Two Weeks in Morocco
“So…what’s in Morocco?”
This was the question I asked myself a few weeks ago when I landed in the Moroccan city of Marrakech with zero plans and little to no expectations (my favorite way to travel). The Marrakech medina was eerily quiet when I arrived in the dead of night but by morning, its tiny maze-like alleyways filled with tourists, shopkeepers, touts, snake charmers, monkeys, chickens, scooters and even the occasional hover board.
It was only March, but the afternoon sun was blazing in Jamaa el Fna, the Big Square that lay at the entrance to the medina. I looked over to find my new, paler friends from my hostel bathing in sunscreen, presumably to avoid turning one of the 50 shades of pink that color Marrakech’s bright pastel walls. As we navigated through the labyrinth of passageways, I could smell a blend of cinnamon, ginger, saffron, and cumin in the air, the trademark spices of what would become my favorite destination of all in Morocco: the food! Not only is the cuisine itself delicious, but the tajines in which they are cooked look more like clay sculptures created by an artist than simple cooking pots.
Amid the chaos, I felt as though we had wandered into the streets of Aladdin, complete with merchants selling genie lamps and street urchins pilfering food from the market. But the peddlers and paupers I passed by in Marrakech were not destined to become Sultans like Aladdin. Reality may mirror a fairy-tale world, but fairy-tale endings are almost never realized. Marrakech is a vibrant city, but it is one marked by poverty and an uncomfortable disparity between rich and poor, tourist and tout. And so, unsurprisingly, hassling and haggling are part of the experience here. Many locals interacted with me simply because they hoped to lure me into their shop or expected payment for leading me somewhere, even if I didn’t want them to. And so the hustle and bustle of Marrakech was entertaining, but also quite exhausting.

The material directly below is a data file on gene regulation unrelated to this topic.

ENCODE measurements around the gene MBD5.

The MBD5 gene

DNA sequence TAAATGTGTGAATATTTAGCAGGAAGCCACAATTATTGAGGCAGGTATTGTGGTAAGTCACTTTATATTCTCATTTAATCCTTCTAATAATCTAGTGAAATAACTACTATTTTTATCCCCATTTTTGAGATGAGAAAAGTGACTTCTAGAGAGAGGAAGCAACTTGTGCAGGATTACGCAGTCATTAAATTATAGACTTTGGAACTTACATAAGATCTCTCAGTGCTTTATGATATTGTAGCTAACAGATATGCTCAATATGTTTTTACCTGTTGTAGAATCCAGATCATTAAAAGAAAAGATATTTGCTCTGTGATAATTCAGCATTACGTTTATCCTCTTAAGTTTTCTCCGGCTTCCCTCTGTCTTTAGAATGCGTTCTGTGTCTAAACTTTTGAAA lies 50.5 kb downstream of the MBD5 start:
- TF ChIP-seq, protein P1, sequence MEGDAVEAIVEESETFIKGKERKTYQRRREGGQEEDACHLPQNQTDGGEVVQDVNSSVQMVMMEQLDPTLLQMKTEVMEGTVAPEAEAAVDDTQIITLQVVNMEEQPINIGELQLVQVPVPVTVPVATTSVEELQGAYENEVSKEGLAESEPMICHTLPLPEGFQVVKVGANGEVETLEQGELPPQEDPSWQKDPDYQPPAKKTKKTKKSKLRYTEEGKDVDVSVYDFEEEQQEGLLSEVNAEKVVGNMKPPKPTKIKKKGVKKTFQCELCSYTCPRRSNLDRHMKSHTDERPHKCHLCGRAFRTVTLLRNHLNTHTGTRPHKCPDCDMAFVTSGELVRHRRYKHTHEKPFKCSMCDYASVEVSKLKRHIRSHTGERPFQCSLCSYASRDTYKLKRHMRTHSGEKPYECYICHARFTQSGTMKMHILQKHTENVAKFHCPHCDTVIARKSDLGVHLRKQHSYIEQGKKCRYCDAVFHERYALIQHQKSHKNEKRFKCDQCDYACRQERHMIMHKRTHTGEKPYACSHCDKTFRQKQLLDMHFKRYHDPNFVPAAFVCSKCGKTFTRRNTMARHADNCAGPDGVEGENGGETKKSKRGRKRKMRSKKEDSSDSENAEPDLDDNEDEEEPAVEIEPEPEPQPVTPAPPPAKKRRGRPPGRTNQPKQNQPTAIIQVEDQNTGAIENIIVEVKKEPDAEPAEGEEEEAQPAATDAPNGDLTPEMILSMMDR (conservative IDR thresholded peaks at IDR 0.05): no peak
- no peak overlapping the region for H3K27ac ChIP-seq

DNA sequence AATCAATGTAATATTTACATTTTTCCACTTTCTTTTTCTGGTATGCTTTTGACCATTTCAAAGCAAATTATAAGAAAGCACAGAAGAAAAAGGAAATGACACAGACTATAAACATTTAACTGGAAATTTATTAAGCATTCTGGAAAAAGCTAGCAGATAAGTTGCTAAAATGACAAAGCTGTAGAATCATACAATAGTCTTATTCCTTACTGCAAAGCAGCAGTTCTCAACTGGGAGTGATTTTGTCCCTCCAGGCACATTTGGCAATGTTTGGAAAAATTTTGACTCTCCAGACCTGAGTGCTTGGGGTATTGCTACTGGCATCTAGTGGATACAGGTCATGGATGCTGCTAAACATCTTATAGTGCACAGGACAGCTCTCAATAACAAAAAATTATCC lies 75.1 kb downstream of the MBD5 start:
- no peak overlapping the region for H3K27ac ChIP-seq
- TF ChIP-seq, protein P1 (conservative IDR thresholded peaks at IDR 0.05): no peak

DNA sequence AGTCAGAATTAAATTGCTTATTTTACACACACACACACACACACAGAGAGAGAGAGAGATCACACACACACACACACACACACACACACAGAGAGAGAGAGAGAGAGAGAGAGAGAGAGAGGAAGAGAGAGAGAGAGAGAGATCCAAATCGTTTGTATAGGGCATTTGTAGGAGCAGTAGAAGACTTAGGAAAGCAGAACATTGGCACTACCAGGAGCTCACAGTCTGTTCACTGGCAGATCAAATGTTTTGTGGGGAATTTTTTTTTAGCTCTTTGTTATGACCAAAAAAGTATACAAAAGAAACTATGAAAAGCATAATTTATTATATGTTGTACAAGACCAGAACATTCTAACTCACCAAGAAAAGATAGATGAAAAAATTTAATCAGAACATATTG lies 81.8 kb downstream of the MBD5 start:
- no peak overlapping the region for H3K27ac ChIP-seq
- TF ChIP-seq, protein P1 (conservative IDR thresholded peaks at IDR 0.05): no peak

Climbing Mount Toubkal in the Atlas Mountains
I stayed in Marrakech one more night before deciding to escape the heat and the incessant noise and activity. I hopped in a louage — a 7-person shared taxi-van — and traveled 2 hours south to Imlil, a tranquil village in the heart of the Atlas Mountains.
I had heard about Mount Toubkal from a German girl in Marrakech and since then, I was consumed by the idea that I should climb it (and also motivated to work off the amazing food I had consumed). At 4,167 meters, Toubkal is the highest point in all of North Africa but the ascent is non-technical so any idiot with legs (like me!) could theoretically reach the peak. The first day involved a brisk 4–5 hour hike to the refuge, where we would sleep before beginning our ascent at 6AM.
The mountain hut at the base camp was full but I learned that many of the hikers had no intention of climbing Toubkal — they had hiked only to the refuge. I felt a slight pang of jealousy as my downsized group began climbing against the wind in the early morning twilight, plodding through the thick snow with our crampons, some carrying ice axes for security. Climbing at this time of year in winter conditions is more difficult, but it actually came in handy for me since I had forgotten to bring water and I was instead eating snow to quench my thirst. Oops.
Along the way, I saw a few people in our group turn back due to altitude sickness. Again, I felt a slight pang of jealousy. As Mark Twain once said, ‘An adventure is something that, while it is happening, you wish it weren’t.” After 3 hard, icy hours — during which I reminded myself to never do this again — I finally reached the summit!